They are wired to take risks.

During adolescence, the world opens up. The need for novelty, adventure and challenge will help them to explore what they are capable of and extend their limits. The growth and learning that come from this are critical to them becoming less dependent on the family and stepping into the world as healthy, well-adjusted, independent adults. The need for this exploration and experimentation will sometimes lead them into risky situations. 

They’re looking for a dopamine high.

Dopamine is the ‘I’ve gotta have it’ chemical in the brain. It’s released every time we get something we want. In the adolescent brain, the levels of this are lower than they are in adults, which is why they might seem a bit flat sometimes – but – when it is released, it is released at higher levels than it is in adults. You can see how this is going to end up. Low levels are going to mean they are more likely to feel bored or indifferent, but when they get that dopamine rush, it just feels soooo good. This would be okay if they could get a dopamine high from unstacking the dishwasher or taking out the rubbish, but evolution clearly wasn’t that forward thinking. Dopamine is released when they do things like try novel things, do something brave and bold, eat, fall in love, connect, or take risks. Chasing the dopamine high can be done safely or unsafely. Their tendency to maximise the positives and minimise the negatives will leave them open to both.

Being different to their peers will feel like death.

Part of the journey towards adulthood involves separating from their family tribe and moving towards their adult tribe – their peers. During this time, feeling connected to their friends will feel like a matter of life or death. It sounds dramatic and for them, it is. There’s a good reason for this. Throughout history, being excluded from the tribe (or the pack) has meant almost certain death. For people and in nature, there is safety in numbers – from predators and from the elements. For our teens, when they are excluded from their tribe (and not doing what their peers are doing counts as exclusion), it can feel like death. It really is that strong. Because of this, they will often be lead to do silly things for the very simple and very complicated reason that they don’t want to be excluded from their tribe.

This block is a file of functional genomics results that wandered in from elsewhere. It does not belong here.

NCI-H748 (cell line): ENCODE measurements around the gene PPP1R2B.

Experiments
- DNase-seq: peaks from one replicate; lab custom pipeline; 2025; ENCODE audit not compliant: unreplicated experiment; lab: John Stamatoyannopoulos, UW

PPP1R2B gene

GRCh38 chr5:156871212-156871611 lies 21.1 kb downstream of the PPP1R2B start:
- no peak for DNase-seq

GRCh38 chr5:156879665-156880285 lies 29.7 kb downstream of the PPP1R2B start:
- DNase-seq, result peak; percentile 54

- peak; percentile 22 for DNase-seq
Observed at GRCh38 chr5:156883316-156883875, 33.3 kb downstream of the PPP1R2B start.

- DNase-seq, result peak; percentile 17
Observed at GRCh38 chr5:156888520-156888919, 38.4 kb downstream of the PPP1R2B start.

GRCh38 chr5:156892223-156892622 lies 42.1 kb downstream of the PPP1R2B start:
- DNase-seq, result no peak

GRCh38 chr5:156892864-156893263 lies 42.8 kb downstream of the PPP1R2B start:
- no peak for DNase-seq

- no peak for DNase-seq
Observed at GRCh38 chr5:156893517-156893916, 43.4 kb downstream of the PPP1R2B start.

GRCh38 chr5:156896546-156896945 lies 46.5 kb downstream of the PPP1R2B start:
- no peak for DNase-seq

The instinctive, impulsive part of the brain will have a heavy hand in decisions.

At the beginning of adolescence, the adolescent brain is powered up with about a billion new neurons. This is to give teens the firepower to transition through adolescence and come out beautifully the other side as healthy, capable adults. In the meantime, the brain will wire and strengthen from the back to the front. One of the first parts to develop is the amygdala, which is involved in instinctive, impulsive, emotional reactions. When it’s a matter of survival, letting the amygdala have a heavy hand in decisions can keep us alive. Outside those times though, to make good decisions, we need the pre-frontal cortex. This is the sensible, problem-solving, logical part of the brain that is able to calm instinctive, impulsive reactions and consider consequences. The problem is though, that the pre-frontal cortex won’t be fully developed until about age 24. Until then, decision-making will be heavily influenced by the amygdala. Their decisions will be driven more by instinct and impulse than by rational, thoughtful consideration of the consequences. The teen brain has been likened to a high-performance sports car – all the capability and power – but without any brakes.